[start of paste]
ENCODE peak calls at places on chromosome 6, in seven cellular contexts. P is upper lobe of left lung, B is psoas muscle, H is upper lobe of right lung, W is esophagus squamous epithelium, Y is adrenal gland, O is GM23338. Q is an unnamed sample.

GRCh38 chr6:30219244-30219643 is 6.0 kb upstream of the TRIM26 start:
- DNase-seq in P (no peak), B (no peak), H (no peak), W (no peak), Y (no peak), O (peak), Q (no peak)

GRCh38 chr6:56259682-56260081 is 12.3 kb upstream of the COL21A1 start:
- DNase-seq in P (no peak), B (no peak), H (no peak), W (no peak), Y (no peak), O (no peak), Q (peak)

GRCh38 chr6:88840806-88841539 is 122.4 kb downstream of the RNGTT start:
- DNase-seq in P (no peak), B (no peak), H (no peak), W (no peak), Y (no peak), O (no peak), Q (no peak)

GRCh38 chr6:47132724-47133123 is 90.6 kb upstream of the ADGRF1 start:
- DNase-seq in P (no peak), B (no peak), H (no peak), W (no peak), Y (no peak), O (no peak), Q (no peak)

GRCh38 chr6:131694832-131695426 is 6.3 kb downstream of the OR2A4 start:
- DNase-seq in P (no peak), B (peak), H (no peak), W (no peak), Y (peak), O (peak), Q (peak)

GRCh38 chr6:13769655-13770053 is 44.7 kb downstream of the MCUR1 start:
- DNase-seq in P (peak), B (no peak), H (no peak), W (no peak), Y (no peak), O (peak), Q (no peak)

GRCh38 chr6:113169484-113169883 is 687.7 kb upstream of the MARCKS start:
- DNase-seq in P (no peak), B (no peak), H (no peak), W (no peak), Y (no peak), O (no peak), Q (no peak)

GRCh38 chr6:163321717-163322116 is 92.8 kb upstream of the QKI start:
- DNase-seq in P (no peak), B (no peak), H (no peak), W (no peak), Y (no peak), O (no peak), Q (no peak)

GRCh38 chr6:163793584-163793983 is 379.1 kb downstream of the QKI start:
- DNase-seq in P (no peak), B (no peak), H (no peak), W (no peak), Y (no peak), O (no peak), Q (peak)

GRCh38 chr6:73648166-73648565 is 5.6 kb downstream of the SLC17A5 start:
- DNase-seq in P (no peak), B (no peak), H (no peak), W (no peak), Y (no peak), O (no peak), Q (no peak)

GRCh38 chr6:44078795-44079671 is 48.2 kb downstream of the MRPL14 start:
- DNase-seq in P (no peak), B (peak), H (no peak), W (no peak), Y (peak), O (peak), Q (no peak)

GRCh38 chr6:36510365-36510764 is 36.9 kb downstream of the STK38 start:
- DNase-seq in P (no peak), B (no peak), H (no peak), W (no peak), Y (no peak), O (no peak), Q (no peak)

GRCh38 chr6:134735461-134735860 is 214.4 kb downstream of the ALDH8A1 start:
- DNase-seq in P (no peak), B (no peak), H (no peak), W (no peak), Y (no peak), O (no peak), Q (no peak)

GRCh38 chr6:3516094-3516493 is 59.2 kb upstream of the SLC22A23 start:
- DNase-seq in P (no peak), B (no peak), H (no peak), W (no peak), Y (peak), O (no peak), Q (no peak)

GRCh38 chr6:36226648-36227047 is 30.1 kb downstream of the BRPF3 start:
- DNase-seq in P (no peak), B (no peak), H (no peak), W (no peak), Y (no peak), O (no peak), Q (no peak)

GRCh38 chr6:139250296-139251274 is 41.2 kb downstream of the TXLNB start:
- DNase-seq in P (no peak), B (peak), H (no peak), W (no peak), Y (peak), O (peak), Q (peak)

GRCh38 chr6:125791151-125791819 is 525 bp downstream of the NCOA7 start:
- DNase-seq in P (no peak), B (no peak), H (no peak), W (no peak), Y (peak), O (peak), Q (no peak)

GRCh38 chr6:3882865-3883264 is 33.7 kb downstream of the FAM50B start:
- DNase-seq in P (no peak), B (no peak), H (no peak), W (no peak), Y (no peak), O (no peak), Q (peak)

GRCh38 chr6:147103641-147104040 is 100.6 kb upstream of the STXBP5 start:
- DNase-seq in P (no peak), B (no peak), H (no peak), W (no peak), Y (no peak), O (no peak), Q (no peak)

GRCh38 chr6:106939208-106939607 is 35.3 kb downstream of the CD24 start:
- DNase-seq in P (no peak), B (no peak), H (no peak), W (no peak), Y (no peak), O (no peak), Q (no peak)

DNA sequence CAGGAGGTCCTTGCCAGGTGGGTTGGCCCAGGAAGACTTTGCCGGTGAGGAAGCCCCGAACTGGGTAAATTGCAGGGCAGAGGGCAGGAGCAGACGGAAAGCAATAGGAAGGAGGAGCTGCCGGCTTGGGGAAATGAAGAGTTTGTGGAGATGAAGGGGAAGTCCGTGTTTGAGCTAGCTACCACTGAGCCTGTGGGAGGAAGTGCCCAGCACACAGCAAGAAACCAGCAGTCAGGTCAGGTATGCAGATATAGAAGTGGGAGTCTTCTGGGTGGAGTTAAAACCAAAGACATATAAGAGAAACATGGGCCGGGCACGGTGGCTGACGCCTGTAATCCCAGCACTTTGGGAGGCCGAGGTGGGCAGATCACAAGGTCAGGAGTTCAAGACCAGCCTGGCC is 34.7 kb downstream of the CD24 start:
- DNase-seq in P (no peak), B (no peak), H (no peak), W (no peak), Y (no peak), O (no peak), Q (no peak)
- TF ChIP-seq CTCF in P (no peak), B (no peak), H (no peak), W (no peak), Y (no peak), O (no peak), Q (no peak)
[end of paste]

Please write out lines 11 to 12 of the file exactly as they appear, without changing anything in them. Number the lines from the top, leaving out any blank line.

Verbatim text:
- DNase-seq in P (no peak), B (peak), H (no peak), W (no peak), Y (peak), O (peak), Q (peak)

GRCh38 chr6:13769655-13770053 is 44.7 kb downstream of the MCUR1 start: